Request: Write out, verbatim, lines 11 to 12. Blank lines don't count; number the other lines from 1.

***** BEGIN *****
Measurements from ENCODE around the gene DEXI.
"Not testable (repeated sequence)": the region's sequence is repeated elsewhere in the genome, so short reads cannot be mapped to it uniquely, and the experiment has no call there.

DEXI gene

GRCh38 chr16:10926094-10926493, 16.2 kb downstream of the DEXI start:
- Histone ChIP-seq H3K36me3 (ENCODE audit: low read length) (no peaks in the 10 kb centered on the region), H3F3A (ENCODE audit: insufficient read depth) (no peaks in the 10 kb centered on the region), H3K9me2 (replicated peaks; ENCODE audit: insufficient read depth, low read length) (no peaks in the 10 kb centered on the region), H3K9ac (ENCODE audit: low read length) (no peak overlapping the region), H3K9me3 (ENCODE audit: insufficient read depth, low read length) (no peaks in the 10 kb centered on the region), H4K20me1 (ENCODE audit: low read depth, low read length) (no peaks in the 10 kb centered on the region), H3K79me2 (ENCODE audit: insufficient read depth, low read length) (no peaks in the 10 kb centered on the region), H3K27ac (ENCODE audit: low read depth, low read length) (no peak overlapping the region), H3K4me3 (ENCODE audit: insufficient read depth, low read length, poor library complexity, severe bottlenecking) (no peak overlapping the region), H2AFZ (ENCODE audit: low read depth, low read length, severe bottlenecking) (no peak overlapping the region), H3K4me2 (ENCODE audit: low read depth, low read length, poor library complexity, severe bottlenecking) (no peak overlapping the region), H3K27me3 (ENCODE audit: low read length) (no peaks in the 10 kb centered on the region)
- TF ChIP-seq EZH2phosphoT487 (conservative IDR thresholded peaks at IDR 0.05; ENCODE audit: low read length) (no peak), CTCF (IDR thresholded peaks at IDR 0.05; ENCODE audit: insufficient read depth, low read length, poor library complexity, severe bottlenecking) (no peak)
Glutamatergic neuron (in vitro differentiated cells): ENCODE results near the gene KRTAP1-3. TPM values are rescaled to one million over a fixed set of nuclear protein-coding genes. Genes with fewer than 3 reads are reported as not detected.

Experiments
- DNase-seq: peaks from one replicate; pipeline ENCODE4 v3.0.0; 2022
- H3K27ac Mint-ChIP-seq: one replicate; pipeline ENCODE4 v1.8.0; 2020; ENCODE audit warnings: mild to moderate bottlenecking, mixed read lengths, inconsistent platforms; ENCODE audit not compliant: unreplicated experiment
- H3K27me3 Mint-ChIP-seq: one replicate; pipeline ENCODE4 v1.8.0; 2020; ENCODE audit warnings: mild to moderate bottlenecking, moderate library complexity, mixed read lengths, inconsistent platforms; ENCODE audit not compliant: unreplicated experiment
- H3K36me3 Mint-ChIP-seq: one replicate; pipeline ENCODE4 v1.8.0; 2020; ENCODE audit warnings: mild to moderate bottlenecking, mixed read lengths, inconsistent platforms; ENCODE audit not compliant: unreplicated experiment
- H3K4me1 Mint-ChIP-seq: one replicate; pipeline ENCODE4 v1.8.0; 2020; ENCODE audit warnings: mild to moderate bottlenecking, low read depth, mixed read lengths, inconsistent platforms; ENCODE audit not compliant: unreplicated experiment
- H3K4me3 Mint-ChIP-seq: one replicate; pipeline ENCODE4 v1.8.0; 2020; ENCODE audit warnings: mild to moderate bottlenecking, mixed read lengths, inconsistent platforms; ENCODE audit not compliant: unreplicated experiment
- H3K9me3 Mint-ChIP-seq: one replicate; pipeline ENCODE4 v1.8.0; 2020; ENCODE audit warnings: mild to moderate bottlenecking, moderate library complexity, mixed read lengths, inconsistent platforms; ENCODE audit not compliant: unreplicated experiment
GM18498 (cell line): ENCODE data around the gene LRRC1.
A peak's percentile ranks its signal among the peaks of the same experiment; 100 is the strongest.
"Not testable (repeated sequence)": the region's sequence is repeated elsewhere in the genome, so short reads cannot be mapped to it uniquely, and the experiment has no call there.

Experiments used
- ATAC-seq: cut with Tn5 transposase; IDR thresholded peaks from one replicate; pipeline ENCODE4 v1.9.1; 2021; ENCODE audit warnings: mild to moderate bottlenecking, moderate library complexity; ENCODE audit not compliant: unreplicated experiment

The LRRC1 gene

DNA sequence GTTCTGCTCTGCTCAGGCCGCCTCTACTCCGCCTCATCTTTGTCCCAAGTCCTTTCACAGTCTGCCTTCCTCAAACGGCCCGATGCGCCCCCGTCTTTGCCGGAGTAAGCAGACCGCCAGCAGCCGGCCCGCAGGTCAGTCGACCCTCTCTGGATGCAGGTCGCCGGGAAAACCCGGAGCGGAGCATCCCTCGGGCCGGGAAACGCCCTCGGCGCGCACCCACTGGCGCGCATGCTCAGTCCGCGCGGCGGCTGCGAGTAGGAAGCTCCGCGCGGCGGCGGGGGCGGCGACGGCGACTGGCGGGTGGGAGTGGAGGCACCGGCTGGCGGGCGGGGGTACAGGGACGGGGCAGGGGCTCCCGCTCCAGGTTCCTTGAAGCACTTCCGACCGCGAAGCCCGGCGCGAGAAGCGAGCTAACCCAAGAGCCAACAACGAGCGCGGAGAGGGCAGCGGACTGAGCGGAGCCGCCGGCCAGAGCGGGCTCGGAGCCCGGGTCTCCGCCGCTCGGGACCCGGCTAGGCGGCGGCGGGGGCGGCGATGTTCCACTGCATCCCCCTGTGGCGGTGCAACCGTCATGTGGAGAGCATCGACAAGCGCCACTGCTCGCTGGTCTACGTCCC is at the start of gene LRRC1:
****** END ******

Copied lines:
- H3K27me3 Mint-ChIP-seq: one replicate; pipeline ENCODE4 v1.8.0; 2020; ENCODE audit warnings: mild to moderate bottlenecking, moderate library complexity, mixed read lengths, inconsistent platforms; ENCODE audit not compliant: unreplicated experiment
- H3K36me3 Mint-ChIP-seq: one replicate; pipeline ENCODE4 v1.8.0; 2020; ENCODE audit warnings: mild to moderate bottlenecking, mixed read lengths, inconsistent platforms; ENCODE audit not compliant: unreplicated experiment